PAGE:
Researchers will spend the next six months adjusting the parameters for what is considered “normal” weather for New Zealand, reports the NZ Herald. That involves looking at periods of thirty years, and currently the baseline for assessing normal involves looking at 1980-2010 – however that will soon change to be 1990-2020. The change is somewhat material, because the last 53 months in a row have seen temperatures higher than a “normal” month, so the benchmarks will likely be adjusted up.
Labour MP Louisa Wall has spoken out against alleged forced organ harvesting carried out by the Chinese government, in a story within a wider series by Radio NZ’s Guyon Espiner. In doing so, Wall did what some of her parliamentary colleagues declined to do – particularly those that hold senior ministerial portfolios. She based her allegation on recent findings of an independent tribunal. Wall and National MP Simon O’Connor are both involved in an international network of parliamentarians who are critical of the Chinese government.
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Right now on The Spinoff: Emma Vitz looks at the generational divide around how much you’d need to earn to afford a house over the decades. Hadeel Salman explains how ransomware hackers are upping their game, and what can be done to limit the damage. Alice Webb-Liddall, in partnership with WSP New Zealand, explores how “20-minute cities” could transform the way we live. Books editor Catherine Woulfe takes stock of the finalists for the 2021 New Zealand Book Awards for Children and Young People, and writes about the need for outlandishness and joy in children’s fiction. Andrea Graves sets out the facts on EV batteries. Heritage adviser Kerryn Pollock writes about the Rainbow List, dedicated to recognising the places that tell the stories of our queer history. And Olivia Sisson, in partnership with NZTE, writes about a man who lost his job and then struck it lucky with a new business idea for dog gravy.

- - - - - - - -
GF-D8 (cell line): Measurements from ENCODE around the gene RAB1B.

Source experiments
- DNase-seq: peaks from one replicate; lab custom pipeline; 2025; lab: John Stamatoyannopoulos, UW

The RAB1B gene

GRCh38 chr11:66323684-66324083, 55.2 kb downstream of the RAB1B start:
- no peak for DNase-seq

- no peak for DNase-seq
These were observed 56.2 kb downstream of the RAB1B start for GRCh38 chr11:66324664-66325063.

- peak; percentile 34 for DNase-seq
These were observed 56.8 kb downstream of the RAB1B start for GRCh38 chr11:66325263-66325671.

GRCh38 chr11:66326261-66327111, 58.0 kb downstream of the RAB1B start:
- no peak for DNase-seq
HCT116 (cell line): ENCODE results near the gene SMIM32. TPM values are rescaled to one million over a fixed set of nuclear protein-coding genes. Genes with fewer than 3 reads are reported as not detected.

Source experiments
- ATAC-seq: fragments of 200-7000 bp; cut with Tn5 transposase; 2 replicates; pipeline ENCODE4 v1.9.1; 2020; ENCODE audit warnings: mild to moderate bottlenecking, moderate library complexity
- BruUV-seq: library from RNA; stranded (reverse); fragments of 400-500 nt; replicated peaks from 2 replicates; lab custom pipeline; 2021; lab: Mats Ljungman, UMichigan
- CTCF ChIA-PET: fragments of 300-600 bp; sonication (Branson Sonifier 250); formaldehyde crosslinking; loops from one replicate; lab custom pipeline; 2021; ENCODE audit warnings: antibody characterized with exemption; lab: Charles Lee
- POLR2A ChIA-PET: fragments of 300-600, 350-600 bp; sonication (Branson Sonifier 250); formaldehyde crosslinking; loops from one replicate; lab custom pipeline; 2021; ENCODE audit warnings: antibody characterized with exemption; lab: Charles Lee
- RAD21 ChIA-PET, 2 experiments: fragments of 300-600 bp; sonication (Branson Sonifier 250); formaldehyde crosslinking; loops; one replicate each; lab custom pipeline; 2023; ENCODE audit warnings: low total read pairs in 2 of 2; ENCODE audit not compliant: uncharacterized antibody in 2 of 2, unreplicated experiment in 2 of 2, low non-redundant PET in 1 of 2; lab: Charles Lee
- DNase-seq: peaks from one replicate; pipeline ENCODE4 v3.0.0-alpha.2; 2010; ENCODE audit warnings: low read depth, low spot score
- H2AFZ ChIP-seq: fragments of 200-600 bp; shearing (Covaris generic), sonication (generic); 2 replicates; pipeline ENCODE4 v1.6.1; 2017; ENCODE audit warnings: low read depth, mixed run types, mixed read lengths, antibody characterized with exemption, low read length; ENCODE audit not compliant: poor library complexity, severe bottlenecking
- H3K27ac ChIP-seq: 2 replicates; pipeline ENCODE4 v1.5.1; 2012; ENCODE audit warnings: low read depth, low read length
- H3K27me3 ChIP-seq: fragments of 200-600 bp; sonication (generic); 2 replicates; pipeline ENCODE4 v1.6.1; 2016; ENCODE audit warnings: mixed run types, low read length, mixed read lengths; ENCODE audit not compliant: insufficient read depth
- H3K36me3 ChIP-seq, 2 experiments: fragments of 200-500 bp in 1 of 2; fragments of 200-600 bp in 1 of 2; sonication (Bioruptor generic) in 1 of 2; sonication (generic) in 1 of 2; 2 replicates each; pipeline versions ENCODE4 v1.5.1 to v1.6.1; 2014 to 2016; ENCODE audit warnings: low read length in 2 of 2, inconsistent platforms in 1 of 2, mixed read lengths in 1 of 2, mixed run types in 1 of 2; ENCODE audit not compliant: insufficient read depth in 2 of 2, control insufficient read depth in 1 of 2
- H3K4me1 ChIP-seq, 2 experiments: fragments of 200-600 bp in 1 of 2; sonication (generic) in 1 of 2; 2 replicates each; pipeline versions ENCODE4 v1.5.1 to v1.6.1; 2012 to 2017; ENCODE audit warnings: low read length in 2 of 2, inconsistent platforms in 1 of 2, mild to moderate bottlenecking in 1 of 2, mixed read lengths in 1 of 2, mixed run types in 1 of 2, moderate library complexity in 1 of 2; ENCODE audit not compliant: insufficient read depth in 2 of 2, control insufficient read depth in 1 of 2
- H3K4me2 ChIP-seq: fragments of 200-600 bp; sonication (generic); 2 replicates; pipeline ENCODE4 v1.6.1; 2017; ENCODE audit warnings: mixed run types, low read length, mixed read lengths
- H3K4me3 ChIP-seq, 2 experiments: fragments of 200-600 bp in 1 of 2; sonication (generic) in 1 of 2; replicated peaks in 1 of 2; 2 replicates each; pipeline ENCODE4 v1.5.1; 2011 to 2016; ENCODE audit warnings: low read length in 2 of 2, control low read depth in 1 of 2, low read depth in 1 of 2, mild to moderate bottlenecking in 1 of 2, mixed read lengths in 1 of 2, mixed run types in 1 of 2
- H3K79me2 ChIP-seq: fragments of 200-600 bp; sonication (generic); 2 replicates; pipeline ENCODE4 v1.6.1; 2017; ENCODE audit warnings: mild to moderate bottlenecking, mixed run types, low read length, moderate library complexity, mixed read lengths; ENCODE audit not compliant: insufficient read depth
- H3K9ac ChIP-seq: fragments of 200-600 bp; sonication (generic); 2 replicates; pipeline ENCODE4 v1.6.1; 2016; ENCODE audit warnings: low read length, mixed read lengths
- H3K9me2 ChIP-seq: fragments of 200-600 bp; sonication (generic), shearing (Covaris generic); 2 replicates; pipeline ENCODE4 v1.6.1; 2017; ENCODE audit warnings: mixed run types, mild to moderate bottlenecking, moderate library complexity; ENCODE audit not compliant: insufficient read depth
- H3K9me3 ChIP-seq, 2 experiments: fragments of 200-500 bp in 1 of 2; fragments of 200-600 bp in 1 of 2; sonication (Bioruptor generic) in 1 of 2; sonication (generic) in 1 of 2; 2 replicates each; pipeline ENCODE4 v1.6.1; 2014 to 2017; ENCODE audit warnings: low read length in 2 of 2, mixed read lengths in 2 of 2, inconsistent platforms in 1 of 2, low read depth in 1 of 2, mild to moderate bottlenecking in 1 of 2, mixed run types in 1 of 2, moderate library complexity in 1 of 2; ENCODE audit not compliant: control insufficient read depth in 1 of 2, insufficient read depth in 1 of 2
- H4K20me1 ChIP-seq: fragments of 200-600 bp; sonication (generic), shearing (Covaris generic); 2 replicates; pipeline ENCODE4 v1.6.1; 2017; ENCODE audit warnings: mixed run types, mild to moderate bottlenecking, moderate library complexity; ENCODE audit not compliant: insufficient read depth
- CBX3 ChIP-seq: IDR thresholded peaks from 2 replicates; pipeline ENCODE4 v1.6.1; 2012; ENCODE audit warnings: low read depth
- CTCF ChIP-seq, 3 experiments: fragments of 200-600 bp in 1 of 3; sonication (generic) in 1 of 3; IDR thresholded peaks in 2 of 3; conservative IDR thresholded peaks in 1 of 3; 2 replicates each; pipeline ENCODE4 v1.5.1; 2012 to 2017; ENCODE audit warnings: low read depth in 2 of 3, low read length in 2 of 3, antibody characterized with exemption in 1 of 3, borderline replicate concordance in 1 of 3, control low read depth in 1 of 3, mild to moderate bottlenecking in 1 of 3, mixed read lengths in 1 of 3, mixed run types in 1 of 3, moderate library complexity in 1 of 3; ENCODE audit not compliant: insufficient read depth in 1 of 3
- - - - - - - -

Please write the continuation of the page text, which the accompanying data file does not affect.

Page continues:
For a feature today, an exploration of the modern digital economy, and how it isn’t necessarily delivering all that much commercial innovation. On The Terminal, Australian journalist James Hennessy has gone deep into the world of “dropshipping”, and how it increasingly bears an overwhelming resemblance to mere ticket-clipping. Here’s an excerpt:
Over on YouTube, there are tens of thousands of guides to setting up a dropshipping business using platforms like AliExpress. It’s pitched as incredibly easy money. You don’t even need to have to do any of the hard stuff, these tutorials say. You just need to figure out how to market cheaply manufactured, already existing Chinese stuff well enough that there’s decent margin in it for you.
This produces amusing outcomes. As influencers and content creators attempt to get in on the gold rush and run their dropshipping storefronts, the narratives they weave around the cheap garbage they’re hawking often veers into outright lies. One Australian influencer, Olivia White, sold distinctive-looking champagne flutes she said had an “identity” and “message” inspired by her mother. Of course, her followers soon realised the glasses — which White was pushing for $40 each — were readily available on AliExpress and Wish for only a few dollars. “I never said they were designed by me,” she told Business Insider Australia. “Simply that the identity and message behind the glasses was inspired by them.”
In sport today, a celebration of elite performance, and pushing the body beyond any reasonable limit of human endurance: The Guardian reports American man Joey Chestnut has broken his own world record for the most hot-dogs eaten in a ten minute period, smashing through 76 of them. Chestnut was competing in an annual Independance Day event, and it’s hard to think of a more perfect symbol of American patriotism and exceptionalism.